Joy- Why The Future
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Joy- Why The Future

Course Number: INFORMATIO 101, Fall 2013

College/University: Rutgers

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from work creating, developing, improving, and manufacturing nuclear weapons and other weapons of potential mass destruction."14 In the 21st century, this requires vigilance and personal responsibility by those who would work on both NBC and GNR technologies to avoid implementing weapons of mass 13 of 17 7/10/06 3:21 PM Wired 8.04: Why the future doesn't need us....

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work from creating, developing, improving, and manufacturing nuclear weapons and other weapons of potential mass destruction."14 In the 21st century, this requires vigilance and personal responsibility by those who would work on both NBC and GNR technologies to avoid implementing weapons of mass 13 of 17 7/10/06 3:21 PM Wired 8.04: Why the future doesn't need us. http://www.wired.com/wired/archive/8.04/joy_pr.html destruction and knowledge-enabled mass destruction. Thoreau also said that we will be "rich in proportion to the number of things which we can afford to let alone." We each seek to be happy, but it would seem worthwhile to question whether we need to take such a high risk of total destruction to gain yet more knowledge and yet more things; common sense says that there is a limit to our material needs - and that certain knowledge is too dangerous and is best forgone. Neither should we pursue near immortality without considering the costs, without considering the commensurate increase in the risk of extinction. Immortality, while perhaps the original, is certainly not the only possible utopian dream. I recently had the good fortune to meet the distinguished author and scholar Jacques Attali, whose bookLignes d'horizons (Millennium, in the English translation) helped inspire the Java and Jini approach to the coming age of pervasive computing, as previously described in this magazine. In his new bookFraternits, Attali describes how our dreams of utopia have changed over time: "At the dawn of societies, men saw their passage on Earth as nothing more than a labyrinth of pain, at the end of which stood a door leading, via their death, to the company of gods and toEternity. With the Hebrews and then the Greeks, some men dared free themselves from theological demands and dream of an ideal City whereLiberty would flourish. Others, noting the evolution of the market society, understood that the liberty of some would entail the alienation of others, and they soughtEquality." Jacques helped me understand how these three different utopian goals exist in tension in our society today. He goes on to describe a fourth utopia,Fraternity, whose foundation is altruism. Fraternity alone associates individual happiness with the happiness of others, affording the promise of self-sustainment. This crystallized for me my problem with Kurzweil's dream. A technological approach to Eternity - near immortality through robotics - may not be the most desirable utopia, its and pursuit brings clear dangers. Maybe we should rethink our utopian choices. Where can we look for a new ethical basis to set our course? I have found the ideas in the book Ethics for the New Millennium, by the Dalai Lama, to be very helpful. As is perhaps well known but little heeded, the Dalai Lama argues that the most important thing is for us to conduct our lives with love and compassion for others, and that our societies need to develop a stronger notion of universal responsibility and of our interdependency; he proposes a standard of positive ethical conduct for individuals and societies that seems consonant with Attali's Fraternity utopia. The Dalai Lama further argues that we must understand what it is that makes people happy, and acknowledge the strong evidence that neither material progress nor the pursuit of the power of knowledge is the key - that there are limits to what science and the scientific pursuit alone can do. Our Western notion of happiness seems to come from the Greeks, who defined it as "the exercise of vital powers along lines of excellence in a life affording them scope." 15 Clearly, we need to find meaningful challenges and sufficient scope in our lives if we are to be happy in whatever is to come. But I believe we must find alternative outlets for our creative forces, beyond the culture of perpetual economic growth; this growth has largely been a blessing for several hundred years, but it has not brought us unalloyed happiness, and we must now choose between the pursuit of unrestricted and undirected growth through science and technology and the clear accompanying dangers. It is now more than a year since my first encounter with Ray Kurzweil and John Searle. I see around me cause for hope in the voices for caution and relinquishment and in those people I have discovered who are as concerned as I am about our current predicament. I feel, too, a deepened sense of personal responsibility not for the work I have already done, but for the work that I might yet do, at the confluence of the sciences. But many other people who know about the dangers still seem strangely silent. When pressed, they trot out 14 of 17 7/10/06 3:21 PM Wired 8.04: Why the future doesn't need us. http://www.wired.com/wired/archive/8.04/joy_pr.html the "this is nothing new" riposte - as if awareness of what could happen is response enough. They tell me, There are universities filled with bioethicists who study this stuff all day long. They say,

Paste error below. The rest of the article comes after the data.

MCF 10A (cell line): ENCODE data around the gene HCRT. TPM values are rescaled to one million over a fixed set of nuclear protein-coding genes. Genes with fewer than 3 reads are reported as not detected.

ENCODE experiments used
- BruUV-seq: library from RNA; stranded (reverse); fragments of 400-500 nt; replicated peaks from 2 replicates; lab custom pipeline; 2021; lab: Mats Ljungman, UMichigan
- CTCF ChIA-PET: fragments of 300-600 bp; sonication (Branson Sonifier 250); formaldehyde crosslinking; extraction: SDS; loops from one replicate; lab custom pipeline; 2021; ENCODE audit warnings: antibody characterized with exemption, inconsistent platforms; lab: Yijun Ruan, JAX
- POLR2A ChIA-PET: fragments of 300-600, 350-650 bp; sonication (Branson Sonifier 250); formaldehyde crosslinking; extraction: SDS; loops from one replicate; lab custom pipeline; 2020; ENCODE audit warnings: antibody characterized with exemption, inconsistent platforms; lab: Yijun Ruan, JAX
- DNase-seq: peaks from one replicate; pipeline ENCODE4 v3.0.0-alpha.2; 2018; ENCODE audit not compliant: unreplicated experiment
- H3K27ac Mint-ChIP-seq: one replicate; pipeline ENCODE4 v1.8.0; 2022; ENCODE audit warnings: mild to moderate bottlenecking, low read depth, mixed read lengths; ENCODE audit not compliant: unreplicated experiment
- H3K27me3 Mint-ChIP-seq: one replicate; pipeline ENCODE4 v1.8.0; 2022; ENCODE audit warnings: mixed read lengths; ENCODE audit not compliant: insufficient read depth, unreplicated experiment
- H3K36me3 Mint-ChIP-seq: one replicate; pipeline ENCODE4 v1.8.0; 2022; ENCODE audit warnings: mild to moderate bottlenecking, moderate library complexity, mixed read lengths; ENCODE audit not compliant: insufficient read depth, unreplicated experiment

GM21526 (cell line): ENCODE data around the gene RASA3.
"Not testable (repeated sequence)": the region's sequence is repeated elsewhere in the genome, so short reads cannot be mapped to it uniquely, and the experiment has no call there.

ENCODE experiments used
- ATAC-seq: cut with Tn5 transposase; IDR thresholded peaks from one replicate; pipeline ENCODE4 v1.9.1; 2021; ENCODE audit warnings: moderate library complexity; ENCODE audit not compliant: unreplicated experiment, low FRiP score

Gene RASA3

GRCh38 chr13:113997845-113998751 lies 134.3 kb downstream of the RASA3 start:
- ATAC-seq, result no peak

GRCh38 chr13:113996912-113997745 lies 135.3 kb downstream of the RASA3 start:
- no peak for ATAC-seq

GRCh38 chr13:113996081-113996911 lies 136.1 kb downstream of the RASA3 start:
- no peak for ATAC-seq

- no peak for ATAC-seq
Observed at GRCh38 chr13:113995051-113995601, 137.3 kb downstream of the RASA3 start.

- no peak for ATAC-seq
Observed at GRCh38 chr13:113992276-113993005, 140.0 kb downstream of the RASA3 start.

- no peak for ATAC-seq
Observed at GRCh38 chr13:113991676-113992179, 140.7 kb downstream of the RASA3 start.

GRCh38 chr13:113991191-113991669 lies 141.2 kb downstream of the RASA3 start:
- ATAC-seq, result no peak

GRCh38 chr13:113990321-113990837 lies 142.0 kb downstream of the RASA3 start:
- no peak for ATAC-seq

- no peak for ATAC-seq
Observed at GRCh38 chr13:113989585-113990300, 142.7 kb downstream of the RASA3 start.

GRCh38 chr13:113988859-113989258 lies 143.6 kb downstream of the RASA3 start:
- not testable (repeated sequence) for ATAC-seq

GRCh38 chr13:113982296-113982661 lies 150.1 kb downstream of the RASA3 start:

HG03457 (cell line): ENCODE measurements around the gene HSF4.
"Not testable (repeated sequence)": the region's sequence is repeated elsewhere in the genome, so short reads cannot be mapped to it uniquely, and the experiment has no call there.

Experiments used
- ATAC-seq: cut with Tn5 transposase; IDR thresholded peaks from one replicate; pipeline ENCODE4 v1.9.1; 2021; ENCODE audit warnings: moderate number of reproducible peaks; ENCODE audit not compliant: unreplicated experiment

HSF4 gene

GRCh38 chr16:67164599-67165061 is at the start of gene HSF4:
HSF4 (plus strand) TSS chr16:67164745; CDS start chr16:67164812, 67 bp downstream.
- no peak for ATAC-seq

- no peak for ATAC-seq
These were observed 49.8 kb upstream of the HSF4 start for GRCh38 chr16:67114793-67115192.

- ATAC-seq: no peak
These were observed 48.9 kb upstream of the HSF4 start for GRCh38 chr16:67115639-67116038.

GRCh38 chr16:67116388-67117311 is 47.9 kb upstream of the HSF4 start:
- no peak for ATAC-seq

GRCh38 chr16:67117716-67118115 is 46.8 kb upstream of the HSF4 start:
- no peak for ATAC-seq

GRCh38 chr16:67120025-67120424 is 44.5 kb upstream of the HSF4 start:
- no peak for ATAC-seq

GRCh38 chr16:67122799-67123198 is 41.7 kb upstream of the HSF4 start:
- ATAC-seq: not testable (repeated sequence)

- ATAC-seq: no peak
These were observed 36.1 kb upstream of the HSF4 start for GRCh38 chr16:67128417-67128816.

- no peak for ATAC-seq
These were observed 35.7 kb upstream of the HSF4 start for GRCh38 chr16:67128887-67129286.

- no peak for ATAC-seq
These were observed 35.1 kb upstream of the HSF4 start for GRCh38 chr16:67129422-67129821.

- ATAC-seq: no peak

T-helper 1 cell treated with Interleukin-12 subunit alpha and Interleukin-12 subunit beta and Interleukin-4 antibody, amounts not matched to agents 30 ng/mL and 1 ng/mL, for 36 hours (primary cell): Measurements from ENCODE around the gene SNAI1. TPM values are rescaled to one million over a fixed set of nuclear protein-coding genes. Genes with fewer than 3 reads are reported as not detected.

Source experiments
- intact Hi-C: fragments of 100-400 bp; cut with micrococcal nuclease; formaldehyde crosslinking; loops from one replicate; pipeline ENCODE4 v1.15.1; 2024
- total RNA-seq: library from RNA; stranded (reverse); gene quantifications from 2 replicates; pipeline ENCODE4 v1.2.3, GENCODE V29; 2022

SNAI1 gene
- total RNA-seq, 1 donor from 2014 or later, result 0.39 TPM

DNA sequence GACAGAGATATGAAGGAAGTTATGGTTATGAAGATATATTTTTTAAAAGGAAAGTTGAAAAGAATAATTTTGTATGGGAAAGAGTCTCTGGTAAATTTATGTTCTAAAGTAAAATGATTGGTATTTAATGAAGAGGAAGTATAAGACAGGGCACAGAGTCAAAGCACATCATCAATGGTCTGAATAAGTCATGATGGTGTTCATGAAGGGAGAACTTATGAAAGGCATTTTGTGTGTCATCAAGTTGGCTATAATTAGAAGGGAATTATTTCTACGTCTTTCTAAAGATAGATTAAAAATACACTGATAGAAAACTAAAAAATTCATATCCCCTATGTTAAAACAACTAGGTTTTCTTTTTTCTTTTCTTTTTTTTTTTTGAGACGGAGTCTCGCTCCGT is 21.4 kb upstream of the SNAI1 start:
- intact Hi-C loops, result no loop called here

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QuarterStartsJan 1 year1April 1year 1July 1year 1Oct 1 year1Jan 1 year2April 1year 2July 1year 2Oct 1 year2QuarterEndsMar 31year 1June 30year 1Sept 30year 1Dec 31year 1Mar 31year 2June 30year 2Sept 30year 2Dec 31year 2D
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